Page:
It began with a three-week plastic-free challenge that changed the course of Bhargavi Chekuri’s medical career path. The challenge was to go three weeks without the ease and convenience of plastic bags, plastic wrapping, and all the other plastics that make their way into daily life.
For Bhargavi Chekuri, MD, a fellow in the CU School of Medicine Climate & Health Program, who participated in the challenge while she was a medical resident in the New Hampshire Dartmouth Family Medicine Residency, the experience was more than just eye-opening. It was a wake-up call, a recognition that “climate change is a public health emergency,” she says.
Now, she is an advocate, working with and helping to educate her physician colleagues about how to communicate the medicine and science of climate change to not only their patients, but their communities and lawmakers. This work is one of her focus areas as a National Climate and Health Science Policy Fellow in the CU Climate & Health Program.
As one of five current physician fellows from around the country, Chekuri, who is a family practice physician in Washington, D.C., participates not just in workshops and didactics, but in partner projects with federal agencies and non-profits as well as individual projects. The fellowship program, which began in 2017, is co-administered by the Climate & Health Foundation.
“It’s really important to me that the fellowship program was created for and by physicians,” she says. “My feeling is the next 100 years are really important for us as physicians. We’re going to be on the frontlines of fighting climate change, and while we’re late to the game, it’s a very big opportunity. There’s a lot of room to save lives and optimize health.”
Bridging awareness and action
In many medical training programs climate science and advocacy training is limited, and she struggled as a student with learning how to help build the bridge between awareness and action. Nevertheless, she continued to work on educating herself about the scientific consequences between climate change and human health – how changes in air quality, access to water, crop sustainability, and other issues being impacted by climate change are affecting health.
“As a physician, my job is to ensure that my patients and my community know what their health risks are,” she explains. “There’s often a lot of uncertainty around what to do with healthcare decisions and my job is to take that uncertainty and present the science and medical facts to people in a digestible way so they can make healthcare decisions that are right for them.”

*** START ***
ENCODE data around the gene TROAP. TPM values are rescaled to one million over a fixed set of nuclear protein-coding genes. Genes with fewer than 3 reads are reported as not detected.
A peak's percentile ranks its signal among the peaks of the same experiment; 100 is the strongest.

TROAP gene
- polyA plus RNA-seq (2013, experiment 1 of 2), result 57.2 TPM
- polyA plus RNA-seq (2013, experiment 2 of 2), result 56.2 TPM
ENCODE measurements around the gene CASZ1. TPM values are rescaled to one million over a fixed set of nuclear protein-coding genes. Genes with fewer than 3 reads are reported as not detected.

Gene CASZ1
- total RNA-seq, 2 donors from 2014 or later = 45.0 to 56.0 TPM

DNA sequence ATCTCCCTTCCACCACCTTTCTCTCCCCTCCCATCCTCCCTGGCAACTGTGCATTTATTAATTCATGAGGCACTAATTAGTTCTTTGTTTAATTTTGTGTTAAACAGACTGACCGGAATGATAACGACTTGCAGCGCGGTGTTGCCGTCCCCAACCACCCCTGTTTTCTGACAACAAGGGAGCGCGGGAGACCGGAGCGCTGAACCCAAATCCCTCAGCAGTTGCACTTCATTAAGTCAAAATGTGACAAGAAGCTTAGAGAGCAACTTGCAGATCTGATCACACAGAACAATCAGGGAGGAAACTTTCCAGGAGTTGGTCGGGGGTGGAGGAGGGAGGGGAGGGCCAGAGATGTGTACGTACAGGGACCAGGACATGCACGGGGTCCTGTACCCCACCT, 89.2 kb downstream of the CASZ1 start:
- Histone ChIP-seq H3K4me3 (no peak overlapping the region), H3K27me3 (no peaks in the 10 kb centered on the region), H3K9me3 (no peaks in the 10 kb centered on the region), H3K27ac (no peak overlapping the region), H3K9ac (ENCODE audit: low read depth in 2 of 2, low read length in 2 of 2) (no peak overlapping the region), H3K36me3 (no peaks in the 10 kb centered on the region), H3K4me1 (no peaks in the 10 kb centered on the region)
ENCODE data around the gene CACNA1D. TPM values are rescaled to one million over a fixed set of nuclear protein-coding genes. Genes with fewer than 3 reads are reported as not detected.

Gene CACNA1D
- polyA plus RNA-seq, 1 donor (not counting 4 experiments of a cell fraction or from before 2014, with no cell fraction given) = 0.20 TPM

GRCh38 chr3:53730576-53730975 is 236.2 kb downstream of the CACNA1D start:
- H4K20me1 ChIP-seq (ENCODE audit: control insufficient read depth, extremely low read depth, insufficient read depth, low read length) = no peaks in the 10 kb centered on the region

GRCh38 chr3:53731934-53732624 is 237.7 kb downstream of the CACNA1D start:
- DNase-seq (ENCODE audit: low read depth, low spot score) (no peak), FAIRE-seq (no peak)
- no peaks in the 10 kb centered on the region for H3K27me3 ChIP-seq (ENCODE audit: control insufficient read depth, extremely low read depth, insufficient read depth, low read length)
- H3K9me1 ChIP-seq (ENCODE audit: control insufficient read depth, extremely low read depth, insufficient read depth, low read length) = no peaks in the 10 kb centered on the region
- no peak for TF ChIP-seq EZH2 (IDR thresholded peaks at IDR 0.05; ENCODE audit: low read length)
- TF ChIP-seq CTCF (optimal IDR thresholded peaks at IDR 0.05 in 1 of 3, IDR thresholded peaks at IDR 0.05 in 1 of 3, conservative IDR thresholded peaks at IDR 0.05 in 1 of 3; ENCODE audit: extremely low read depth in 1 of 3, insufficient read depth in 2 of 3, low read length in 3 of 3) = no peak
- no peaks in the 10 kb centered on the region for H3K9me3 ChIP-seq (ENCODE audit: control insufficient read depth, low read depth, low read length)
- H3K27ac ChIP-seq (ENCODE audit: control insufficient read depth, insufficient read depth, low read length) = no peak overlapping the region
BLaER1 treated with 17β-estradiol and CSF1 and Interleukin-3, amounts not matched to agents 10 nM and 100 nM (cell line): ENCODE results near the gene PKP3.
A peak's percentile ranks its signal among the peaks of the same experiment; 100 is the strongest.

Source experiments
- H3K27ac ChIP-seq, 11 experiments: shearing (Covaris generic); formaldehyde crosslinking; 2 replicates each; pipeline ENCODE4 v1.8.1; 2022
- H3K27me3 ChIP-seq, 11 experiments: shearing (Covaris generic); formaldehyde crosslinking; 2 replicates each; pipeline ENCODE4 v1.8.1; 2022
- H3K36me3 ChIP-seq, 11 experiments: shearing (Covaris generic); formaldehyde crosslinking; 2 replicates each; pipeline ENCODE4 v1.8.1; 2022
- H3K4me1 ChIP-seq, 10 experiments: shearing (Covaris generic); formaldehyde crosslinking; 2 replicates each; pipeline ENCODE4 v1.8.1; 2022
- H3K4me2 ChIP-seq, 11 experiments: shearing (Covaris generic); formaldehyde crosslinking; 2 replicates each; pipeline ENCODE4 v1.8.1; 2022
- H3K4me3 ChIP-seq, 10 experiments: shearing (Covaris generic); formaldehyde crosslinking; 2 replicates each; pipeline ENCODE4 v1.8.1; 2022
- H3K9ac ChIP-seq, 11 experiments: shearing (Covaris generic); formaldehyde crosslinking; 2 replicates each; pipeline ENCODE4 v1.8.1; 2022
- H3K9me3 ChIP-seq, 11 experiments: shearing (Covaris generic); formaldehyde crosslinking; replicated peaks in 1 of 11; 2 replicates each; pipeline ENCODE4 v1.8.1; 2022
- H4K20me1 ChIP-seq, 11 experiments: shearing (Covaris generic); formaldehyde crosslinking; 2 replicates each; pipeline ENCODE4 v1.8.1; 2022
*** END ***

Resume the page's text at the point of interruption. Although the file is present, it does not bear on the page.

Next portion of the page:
“Whether it’s talking about someone’s blood pressure, reproductive health, seatbelts, safety in general at home, smoking, vaccinating your children, or being mindful of the air quality when you go outside, those are things within my purview. I can adequately prepare them with the best information we have and make some recommendations about what to do about it,” she says.
Increasingly, research is showing that the impacts of climate change are manifesting in people’s health, leading Chekuri to create a framework to help physicians become advocates. Whether it’s testifying at a legislative hearing, writing an op-ed, speaking at a local radio station, or any other form of advocacy, the point is to take that next step into the public sphere.
Becoming physicians for communities and the world
Working closely with one of her residency mentors, Alex Brown, MD, Chekuri learned about a framework for supporting physicians in becoming advocates, which she recently outlined in a blog post for Climate for Health.
Chekuri (middle row, second from left) with her co-fellows and faculty at the National Climate and Health Science Policy Fellowship.
“Medicine is steeped in these traditions that can be hard to let go,” she says. “There’s been a tradition of, ‘Here are the facts, they should be enough,’ so we need to get beyond that mindset. We have to get beyond just posting the hashtag for awareness to actually being physicians for our communities.”
Not every physician will be comfortable testifying before a legislative hearing or being a radio guest, she says, but the important point is to find the advocacy that works for them. That may mean reaching out to local non-profits to establish a partnership or communicating with legislators. The key, she says, is to make the science personal and relevant, to share personal, relatable stories that plant the seeds for behavior change.
“The thing I’ve learned is that while you’re talking to a larger audience, your job is still the same,” she says. “It’s to take science and medical facts that you know to be true, make a risk assessment, and convey your recommendations in an honest and truthful manner. It’s the same whether you’re talking to a larger group of people, to a legislative body, or talking to patients in the exam room.
“I think there’s this notion they are different jobs, but to me they’re one in the same, which to me is very helpful because you’re not going to oversell anything if that’s your approach. Every doctor I know just wants to be as accurate as we can about what we know and convey that in a way that helps people make informed, healthy decisions about their lives,” she says.